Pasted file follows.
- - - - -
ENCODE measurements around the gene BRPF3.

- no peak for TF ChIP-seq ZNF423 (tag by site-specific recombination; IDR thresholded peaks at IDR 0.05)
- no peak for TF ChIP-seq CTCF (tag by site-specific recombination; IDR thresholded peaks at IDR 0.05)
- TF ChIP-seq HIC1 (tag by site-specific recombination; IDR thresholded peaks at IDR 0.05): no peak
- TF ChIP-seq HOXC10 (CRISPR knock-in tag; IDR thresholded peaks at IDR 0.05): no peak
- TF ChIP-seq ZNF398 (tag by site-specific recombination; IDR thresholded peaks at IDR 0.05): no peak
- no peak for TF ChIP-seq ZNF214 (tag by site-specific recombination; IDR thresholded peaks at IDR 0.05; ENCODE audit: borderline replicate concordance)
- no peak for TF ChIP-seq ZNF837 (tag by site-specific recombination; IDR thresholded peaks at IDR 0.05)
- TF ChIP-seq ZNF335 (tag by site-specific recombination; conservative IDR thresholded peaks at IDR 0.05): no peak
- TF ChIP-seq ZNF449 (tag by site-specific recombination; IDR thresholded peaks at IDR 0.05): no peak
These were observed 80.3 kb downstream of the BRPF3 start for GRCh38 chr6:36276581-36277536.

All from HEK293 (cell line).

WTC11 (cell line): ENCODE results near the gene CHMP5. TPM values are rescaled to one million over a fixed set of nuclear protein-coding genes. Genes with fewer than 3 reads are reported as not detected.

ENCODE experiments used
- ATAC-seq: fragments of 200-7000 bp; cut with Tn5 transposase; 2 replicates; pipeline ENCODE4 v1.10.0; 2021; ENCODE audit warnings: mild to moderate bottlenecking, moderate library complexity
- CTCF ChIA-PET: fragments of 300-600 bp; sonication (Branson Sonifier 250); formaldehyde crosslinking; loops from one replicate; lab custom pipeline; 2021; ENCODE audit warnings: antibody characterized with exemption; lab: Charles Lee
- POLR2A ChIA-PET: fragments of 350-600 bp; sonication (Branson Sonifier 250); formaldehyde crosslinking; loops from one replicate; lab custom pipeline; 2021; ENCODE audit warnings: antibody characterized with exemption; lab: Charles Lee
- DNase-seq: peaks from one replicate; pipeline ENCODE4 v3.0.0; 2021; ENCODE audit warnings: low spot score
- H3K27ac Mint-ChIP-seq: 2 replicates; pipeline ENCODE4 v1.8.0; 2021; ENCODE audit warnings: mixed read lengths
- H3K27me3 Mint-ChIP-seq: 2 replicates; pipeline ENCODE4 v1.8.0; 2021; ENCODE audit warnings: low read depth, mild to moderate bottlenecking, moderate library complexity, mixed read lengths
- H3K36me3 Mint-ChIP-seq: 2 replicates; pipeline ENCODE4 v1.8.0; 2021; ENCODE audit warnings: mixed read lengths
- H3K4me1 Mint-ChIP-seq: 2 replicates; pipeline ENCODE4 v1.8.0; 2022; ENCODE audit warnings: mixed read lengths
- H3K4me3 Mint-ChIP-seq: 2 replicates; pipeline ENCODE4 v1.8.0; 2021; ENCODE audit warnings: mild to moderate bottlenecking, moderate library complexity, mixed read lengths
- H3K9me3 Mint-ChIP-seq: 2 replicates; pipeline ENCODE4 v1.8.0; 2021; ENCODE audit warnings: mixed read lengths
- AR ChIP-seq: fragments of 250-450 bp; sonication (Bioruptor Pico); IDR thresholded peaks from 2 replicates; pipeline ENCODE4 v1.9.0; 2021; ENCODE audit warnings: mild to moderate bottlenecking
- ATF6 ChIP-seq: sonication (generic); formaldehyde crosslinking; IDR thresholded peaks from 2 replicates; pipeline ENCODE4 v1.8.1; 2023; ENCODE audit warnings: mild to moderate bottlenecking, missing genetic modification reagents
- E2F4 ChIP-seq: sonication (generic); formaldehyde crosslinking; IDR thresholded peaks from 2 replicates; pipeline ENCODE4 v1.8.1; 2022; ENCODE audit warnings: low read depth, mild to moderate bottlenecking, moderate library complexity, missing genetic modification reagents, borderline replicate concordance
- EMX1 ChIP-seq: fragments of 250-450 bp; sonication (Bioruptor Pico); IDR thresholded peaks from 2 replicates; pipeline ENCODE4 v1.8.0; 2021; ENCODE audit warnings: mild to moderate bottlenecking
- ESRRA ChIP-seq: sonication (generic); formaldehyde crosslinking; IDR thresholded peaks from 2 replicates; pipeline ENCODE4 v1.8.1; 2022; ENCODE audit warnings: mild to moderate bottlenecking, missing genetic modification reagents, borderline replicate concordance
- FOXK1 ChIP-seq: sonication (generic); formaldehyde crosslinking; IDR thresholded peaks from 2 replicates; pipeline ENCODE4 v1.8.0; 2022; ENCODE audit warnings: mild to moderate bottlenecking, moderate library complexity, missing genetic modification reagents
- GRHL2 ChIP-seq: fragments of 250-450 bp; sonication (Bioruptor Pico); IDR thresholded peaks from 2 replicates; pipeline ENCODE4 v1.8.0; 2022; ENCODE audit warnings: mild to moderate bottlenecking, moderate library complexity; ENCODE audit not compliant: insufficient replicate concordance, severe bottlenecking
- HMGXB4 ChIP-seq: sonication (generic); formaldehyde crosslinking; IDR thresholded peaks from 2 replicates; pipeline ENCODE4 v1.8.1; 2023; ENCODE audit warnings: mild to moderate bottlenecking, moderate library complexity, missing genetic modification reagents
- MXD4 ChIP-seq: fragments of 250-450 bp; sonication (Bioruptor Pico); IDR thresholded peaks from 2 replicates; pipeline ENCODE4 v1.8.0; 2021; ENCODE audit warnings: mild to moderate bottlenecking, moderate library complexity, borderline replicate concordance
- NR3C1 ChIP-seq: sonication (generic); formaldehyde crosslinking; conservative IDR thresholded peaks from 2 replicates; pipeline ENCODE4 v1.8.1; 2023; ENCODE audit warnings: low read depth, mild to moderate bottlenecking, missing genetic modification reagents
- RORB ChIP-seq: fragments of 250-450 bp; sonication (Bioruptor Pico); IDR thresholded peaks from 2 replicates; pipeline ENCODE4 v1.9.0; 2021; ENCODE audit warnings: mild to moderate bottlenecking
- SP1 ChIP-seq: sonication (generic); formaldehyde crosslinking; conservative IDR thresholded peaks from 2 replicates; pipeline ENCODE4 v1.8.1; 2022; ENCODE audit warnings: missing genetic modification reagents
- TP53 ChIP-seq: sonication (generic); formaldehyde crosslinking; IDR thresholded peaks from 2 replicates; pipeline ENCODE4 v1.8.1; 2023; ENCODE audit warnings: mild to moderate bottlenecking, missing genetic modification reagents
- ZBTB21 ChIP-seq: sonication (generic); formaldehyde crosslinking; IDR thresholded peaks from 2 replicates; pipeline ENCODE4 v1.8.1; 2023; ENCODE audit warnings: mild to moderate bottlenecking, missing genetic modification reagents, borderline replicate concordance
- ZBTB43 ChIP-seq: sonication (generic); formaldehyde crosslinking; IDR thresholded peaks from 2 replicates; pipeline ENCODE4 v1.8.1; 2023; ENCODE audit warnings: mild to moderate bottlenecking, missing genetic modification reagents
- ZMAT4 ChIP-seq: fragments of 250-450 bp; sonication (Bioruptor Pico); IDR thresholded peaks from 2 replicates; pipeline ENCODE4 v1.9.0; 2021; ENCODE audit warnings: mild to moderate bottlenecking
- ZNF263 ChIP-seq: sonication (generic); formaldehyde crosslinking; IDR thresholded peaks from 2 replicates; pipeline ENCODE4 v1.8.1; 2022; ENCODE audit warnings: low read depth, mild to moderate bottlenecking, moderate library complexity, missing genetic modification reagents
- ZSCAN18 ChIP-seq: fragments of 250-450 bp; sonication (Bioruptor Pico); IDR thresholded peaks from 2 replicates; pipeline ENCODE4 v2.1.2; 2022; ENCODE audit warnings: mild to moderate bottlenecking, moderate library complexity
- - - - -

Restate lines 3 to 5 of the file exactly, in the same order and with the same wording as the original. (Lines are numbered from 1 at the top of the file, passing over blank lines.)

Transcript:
- no peak for TF ChIP-seq CTCF (tag by site-specific recombination; IDR thresholded peaks at IDR 0.05)
- TF ChIP-seq HIC1 (tag by site-specific recombination; IDR thresholded peaks at IDR 0.05): no peak
- TF ChIP-seq HOXC10 (CRISPR knock-in tag; IDR thresholded peaks at IDR 0.05): no peak